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Posted by on Mar 18, 2015 in Uncategorized | 0 comments

These 6 Diseases Can Shorten Your Cat’s 9 Lives

Your cat won’t tell you when it’s sick. Instinct tells them to never show signs of weakness in case predators are around. You have to be on the lookout for symptoms that it’s not feeling well. The signs can be subtle, even with some of the more serious diseases. Here are six of the most common cat illnesses to watch for.


Problems with your cat’s heart are often genetic. They may have existed since your cat was born but may not show symptoms until the cat is much older. It can show up as an enlarged heart, increased heart rate and blood pressure, or a slower rate and pressure. A periodic cat exam by your veterinarian will normally uncover these heart problems. If symptoms show up between vet visits, though, you may see:

  • agitation in your cat
  • rapid breathing and panting
  • lethargy

Medication is available to treat most of the heart conditions so your cat can live a long and healthy life.


This is the overproduction of the hormone thyroxine in your cat by their thyroid gland. The cause can be genetic or it can be due to a tumor in the gland that is stimulating the secretion of thyroxine. This hormone increases your cat’s metabolism and you will see the following symptoms:

  • increased eating and drinking
  • weight loss
  • frequent urination
  • agitation
  • mood changes
  • decreased grooming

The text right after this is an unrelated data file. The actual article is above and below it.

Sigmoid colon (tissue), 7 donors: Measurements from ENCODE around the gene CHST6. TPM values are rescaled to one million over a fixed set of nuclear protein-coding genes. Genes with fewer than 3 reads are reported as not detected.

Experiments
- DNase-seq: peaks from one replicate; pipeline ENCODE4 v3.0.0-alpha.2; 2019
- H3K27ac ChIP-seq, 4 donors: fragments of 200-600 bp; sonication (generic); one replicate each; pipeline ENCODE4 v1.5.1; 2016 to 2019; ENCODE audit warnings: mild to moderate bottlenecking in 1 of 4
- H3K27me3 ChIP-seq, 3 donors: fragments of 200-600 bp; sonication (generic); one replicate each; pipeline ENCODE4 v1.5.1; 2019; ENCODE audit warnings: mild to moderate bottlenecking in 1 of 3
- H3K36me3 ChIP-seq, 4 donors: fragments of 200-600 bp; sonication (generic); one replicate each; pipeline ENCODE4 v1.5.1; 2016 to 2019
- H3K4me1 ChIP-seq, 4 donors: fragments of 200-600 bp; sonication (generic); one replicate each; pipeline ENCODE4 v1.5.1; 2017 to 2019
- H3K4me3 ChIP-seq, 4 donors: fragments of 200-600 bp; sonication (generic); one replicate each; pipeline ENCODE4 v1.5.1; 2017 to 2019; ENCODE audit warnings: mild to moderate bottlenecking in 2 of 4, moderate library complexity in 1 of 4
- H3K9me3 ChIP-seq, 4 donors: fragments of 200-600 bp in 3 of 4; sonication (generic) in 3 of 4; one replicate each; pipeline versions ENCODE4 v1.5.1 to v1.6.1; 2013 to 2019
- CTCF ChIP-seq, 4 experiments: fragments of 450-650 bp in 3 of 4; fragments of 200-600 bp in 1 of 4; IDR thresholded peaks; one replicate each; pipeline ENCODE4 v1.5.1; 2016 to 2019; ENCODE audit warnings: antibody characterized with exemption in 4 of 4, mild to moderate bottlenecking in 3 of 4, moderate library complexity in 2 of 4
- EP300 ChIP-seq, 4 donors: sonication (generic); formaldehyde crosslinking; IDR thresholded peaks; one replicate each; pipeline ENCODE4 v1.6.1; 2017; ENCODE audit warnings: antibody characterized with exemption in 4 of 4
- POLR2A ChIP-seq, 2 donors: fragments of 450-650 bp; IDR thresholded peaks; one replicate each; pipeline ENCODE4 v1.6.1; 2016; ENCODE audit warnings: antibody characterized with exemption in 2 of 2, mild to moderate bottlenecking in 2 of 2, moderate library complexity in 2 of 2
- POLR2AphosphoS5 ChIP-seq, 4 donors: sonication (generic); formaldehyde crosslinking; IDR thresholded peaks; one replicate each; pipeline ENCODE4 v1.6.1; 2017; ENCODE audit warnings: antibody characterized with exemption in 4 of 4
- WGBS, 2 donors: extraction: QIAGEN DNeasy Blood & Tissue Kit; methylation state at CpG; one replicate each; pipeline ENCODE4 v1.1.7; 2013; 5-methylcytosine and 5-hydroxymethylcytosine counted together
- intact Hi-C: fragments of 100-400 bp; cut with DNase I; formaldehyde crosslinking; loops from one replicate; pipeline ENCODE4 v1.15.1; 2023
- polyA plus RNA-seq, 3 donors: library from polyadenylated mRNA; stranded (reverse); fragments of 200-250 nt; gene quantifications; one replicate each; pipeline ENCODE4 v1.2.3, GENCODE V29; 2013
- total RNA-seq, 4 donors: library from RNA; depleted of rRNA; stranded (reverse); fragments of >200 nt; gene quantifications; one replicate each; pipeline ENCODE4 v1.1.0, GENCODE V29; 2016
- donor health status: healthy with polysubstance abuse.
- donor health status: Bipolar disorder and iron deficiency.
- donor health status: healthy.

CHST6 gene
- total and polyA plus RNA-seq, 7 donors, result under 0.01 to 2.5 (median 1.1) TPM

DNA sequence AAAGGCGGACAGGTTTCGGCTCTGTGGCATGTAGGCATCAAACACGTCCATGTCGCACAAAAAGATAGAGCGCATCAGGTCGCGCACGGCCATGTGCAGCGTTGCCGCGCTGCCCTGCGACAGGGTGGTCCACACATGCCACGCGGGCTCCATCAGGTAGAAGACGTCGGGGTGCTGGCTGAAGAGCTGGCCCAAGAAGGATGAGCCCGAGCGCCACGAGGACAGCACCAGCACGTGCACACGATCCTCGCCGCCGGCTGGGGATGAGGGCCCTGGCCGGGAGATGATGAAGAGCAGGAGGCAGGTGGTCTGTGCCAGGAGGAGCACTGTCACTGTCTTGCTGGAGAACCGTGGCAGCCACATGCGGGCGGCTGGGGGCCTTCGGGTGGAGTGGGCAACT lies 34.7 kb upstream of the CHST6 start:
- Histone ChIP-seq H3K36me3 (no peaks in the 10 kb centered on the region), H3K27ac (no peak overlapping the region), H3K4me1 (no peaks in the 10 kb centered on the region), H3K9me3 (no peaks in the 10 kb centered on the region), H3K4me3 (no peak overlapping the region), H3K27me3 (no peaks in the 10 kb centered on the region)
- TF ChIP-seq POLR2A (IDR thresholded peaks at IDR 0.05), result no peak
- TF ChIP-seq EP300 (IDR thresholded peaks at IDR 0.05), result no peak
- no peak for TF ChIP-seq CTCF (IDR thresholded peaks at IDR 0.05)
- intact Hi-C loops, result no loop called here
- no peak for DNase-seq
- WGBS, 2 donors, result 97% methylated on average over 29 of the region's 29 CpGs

• dull matted fur

Your vet will do a blood test to determine the level of thyroxine. Medication is available to reduce the thyroid’s hormone production to bring the cat’s metabolism back to normal. If a tumor is involved, radiation treatment is available to kill the tumor cells.

Kidney disease

This is a common occurrence in older cats and can be the result of genetics, serious illness or the ingestion of a toxic substance, such as antifreeze for your car. The small filters in the kidney stop working and allow waste materials to build up in your cat’s blood. Signs of this include:

  • increased drinking
  • frequent urination
  • weight loss
  • lethargy

Your vet will do blood tests to determine how extensive the kidney damage is. A change in cat food, medication and fluid therapy can help your cat live many years after being diagnosed with kidney damage.

Urine crystals

Substances in your cat’s urine can cause a build-up of tiny crystals which irritate the bladder and kidneys. They are painful to expel from the body and if large enough, the crystals can block the urethra so your cat can’t urinate. The typical signs of this include:

  • urinating outside of the litter box
  • pain while urinating
  • excess vocalization when urinating

A urine test will show the presence of crystals. If the cat has had the condition for long, bladder stones may develop and can be detected with x-rays and ultrasound. The treatment includes changing the cat food to reduce the production of crystals, and medication to break up the crystals in the urine.


As in humans, this disease can slowly develop in your cat over several years until they begin to show symptoms. Some of the common symptoms are:

  • increased appetite
  • increased drinking
  • frequent urination
  • weight loss

A blood test will show that your cat’s pancreas is no longer producing enough insulin to process starch and sugars. A change in diet will often control mild diabetes. Medication may be needed for more advanced cases.

The symptoms for many of these diseases are similar, so at the first sign, get your cat into a clinic like Cat Care Clinic for a checkup. In each of these cases, early diagnosis and treatment will let your cat live for many healthy years.

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